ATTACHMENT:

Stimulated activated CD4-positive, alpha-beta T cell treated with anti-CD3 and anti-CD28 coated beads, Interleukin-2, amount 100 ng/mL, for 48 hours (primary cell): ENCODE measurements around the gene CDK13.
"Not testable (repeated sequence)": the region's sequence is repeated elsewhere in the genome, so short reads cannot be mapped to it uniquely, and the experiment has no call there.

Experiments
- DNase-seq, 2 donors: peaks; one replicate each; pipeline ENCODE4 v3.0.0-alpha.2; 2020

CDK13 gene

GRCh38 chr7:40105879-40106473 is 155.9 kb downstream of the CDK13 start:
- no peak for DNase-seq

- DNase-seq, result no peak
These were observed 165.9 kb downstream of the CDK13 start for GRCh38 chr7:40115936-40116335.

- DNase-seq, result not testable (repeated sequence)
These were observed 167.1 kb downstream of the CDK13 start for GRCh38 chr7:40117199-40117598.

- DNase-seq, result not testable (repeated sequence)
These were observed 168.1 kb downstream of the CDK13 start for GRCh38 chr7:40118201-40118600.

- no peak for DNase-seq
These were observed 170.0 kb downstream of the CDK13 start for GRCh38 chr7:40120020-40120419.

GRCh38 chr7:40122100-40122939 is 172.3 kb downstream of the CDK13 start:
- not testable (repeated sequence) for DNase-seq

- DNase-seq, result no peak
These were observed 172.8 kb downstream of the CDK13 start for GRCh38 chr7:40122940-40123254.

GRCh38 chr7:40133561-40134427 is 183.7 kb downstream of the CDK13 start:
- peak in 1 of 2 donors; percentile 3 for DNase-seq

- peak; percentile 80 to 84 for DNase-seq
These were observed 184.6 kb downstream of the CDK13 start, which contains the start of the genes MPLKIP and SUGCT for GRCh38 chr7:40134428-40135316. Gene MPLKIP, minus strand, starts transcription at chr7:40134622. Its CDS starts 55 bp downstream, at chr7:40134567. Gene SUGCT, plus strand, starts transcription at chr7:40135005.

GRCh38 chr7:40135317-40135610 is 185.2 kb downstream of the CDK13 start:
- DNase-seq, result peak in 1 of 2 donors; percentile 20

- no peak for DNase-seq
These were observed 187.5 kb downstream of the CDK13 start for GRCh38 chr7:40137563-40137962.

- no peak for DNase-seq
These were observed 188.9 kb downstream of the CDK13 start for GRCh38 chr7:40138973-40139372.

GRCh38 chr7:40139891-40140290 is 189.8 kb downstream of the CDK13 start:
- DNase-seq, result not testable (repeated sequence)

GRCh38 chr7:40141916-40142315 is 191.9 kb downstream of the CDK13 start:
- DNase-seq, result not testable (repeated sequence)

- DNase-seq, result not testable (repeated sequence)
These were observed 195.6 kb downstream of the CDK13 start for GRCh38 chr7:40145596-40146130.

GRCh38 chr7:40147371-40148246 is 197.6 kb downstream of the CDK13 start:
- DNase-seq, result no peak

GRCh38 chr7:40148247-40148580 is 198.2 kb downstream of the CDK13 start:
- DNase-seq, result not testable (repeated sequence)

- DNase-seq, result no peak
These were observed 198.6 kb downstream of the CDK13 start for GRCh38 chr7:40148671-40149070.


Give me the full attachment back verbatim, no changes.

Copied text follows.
Stimulated activated CD4-positive, alpha-beta T cell treated with anti-CD3 and anti-CD28 coated beads, Interleukin-2, amount 100 ng/mL, for 48 hours (primary cell): ENCODE measurements around the gene CDK13.
"Not testable (repeated sequence)": the region's sequence is repeated elsewhere in the genome, so short reads cannot be mapped to it uniquely, and the experiment has no call there.

Experiments
- DNase-seq, 2 donors: peaks; one replicate each; pipeline ENCODE4 v3.0.0-alpha.2; 2020

CDK13 gene

GRCh38 chr7:40105879-40106473 is 155.9 kb downstream of the CDK13 start:
- no peak for DNase-seq

- DNase-seq, result no peak
These were observed 165.9 kb downstream of the CDK13 start for GRCh38 chr7:40115936-40116335.

- DNase-seq, result not testable (repeated sequence)
These were observed 167.1 kb downstream of the CDK13 start for GRCh38 chr7:40117199-40117598.

- DNase-seq, result not testable (repeated sequence)
These were observed 168.1 kb downstream of the CDK13 start for GRCh38 chr7:40118201-40118600.

- no peak for DNase-seq
These were observed 170.0 kb downstream of the CDK13 start for GRCh38 chr7:40120020-40120419.

GRCh38 chr7:40122100-40122939 is 172.3 kb downstream of the CDK13 start:
- not testable (repeated sequence) for DNase-seq

- DNase-seq, result no peak
These were observed 172.8 kb downstream of the CDK13 start for GRCh38 chr7:40122940-40123254.

GRCh38 chr7:40133561-40134427 is 183.7 kb downstream of the CDK13 start:
- peak in 1 of 2 donors; percentile 3 for DNase-seq

- peak; percentile 80 to 84 for DNase-seq
These were observed 184.6 kb downstream of the CDK13 start, which contains the start of the genes MPLKIP and SUGCT for GRCh38 chr7:40134428-40135316. Gene MPLKIP, minus strand, starts transcription at chr7:40134622. Its CDS starts 55 bp downstream, at chr7:40134567. Gene SUGCT, plus strand, starts transcription at chr7:40135005.

GRCh38 chr7:40135317-40135610 is 185.2 kb downstream of the CDK13 start:
- DNase-seq, result peak in 1 of 2 donors; percentile 20

- no peak for DNase-seq
These were observed 187.5 kb downstream of the CDK13 start for GRCh38 chr7:40137563-40137962.

- no peak for DNase-seq
These were observed 188.9 kb downstream of the CDK13 start for GRCh38 chr7:40138973-40139372.

GRCh38 chr7:40139891-40140290 is 189.8 kb downstream of the CDK13 start:
- DNase-seq, result not testable (repeated sequence)

GRCh38 chr7:40141916-40142315 is 191.9 kb downstream of the CDK13 start:
- DNase-seq, result not testable (repeated sequence)

- DNase-seq, result not testable (repeated sequence)
These were observed 195.6 kb downstream of the CDK13 start for GRCh38 chr7:40145596-40146130.

GRCh38 chr7:40147371-40148246 is 197.6 kb downstream of the CDK13 start:
- DNase-seq, result no peak

GRCh38 chr7:40148247-40148580 is 198.2 kb downstream of the CDK13 start:
- DNase-seq, result not testable (repeated sequence)

- DNase-seq, result no peak
These were observed 198.6 kb downstream of the CDK13 start for GRCh38 chr7:40148671-40149070.